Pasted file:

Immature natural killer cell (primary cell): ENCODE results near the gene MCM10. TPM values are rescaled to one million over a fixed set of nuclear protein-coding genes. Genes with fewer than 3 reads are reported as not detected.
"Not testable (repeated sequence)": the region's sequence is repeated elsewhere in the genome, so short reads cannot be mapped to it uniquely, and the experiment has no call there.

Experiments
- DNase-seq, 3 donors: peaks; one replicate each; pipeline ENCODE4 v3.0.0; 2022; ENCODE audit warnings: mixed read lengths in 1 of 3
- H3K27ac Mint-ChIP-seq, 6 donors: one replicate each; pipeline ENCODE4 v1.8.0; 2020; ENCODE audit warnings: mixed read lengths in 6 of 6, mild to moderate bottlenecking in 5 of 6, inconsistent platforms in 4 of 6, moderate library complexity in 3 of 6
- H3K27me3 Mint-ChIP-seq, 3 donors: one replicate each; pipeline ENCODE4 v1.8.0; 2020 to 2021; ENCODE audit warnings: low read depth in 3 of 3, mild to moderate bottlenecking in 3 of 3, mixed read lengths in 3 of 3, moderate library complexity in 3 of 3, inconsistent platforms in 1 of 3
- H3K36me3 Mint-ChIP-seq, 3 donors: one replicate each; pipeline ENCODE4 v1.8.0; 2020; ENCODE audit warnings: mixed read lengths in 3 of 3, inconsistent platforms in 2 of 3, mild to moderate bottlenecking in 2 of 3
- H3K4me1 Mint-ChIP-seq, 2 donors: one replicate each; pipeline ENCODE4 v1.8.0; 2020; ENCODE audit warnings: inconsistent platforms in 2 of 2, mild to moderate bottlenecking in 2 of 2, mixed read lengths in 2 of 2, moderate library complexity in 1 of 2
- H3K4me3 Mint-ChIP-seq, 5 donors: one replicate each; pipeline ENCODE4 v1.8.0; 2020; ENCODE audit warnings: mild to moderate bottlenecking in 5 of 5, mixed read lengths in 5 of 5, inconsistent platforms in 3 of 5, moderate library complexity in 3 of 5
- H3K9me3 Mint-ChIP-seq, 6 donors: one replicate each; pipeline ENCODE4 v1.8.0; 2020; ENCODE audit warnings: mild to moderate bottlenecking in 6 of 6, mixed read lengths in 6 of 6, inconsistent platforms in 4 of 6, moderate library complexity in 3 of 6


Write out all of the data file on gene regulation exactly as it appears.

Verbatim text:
Immature natural killer cell (primary cell): ENCODE results near the gene MCM10. TPM values are rescaled to one million over a fixed set of nuclear protein-coding genes. Genes with fewer than 3 reads are reported as not detected.
"Not testable (repeated sequence)": the region's sequence is repeated elsewhere in the genome, so short reads cannot be mapped to it uniquely, and the experiment has no call there.

Experiments
- DNase-seq, 3 donors: peaks; one replicate each; pipeline ENCODE4 v3.0.0; 2022; ENCODE audit warnings: mixed read lengths in 1 of 3
- H3K27ac Mint-ChIP-seq, 6 donors: one replicate each; pipeline ENCODE4 v1.8.0; 2020; ENCODE audit warnings: mixed read lengths in 6 of 6, mild to moderate bottlenecking in 5 of 6, inconsistent platforms in 4 of 6, moderate library complexity in 3 of 6
- H3K27me3 Mint-ChIP-seq, 3 donors: one replicate each; pipeline ENCODE4 v1.8.0; 2020 to 2021; ENCODE audit warnings: low read depth in 3 of 3, mild to moderate bottlenecking in 3 of 3, mixed read lengths in 3 of 3, moderate library complexity in 3 of 3, inconsistent platforms in 1 of 3
- H3K36me3 Mint-ChIP-seq, 3 donors: one replicate each; pipeline ENCODE4 v1.8.0; 2020; ENCODE audit warnings: mixed read lengths in 3 of 3, inconsistent platforms in 2 of 3, mild to moderate bottlenecking in 2 of 3
- H3K4me1 Mint-ChIP-seq, 2 donors: one replicate each; pipeline ENCODE4 v1.8.0; 2020; ENCODE audit warnings: inconsistent platforms in 2 of 2, mild to moderate bottlenecking in 2 of 2, mixed read lengths in 2 of 2, moderate library complexity in 1 of 2
- H3K4me3 Mint-ChIP-seq, 5 donors: one replicate each; pipeline ENCODE4 v1.8.0; 2020; ENCODE audit warnings: mild to moderate bottlenecking in 5 of 5, mixed read lengths in 5 of 5, inconsistent platforms in 3 of 5, moderate library complexity in 3 of 5
- H3K9me3 Mint-ChIP-seq, 6 donors: one replicate each; pipeline ENCODE4 v1.8.0; 2020; ENCODE audit warnings: mild to moderate bottlenecking in 6 of 6, mixed read lengths in 6 of 6, inconsistent platforms in 4 of 6, moderate library complexity in 3 of 6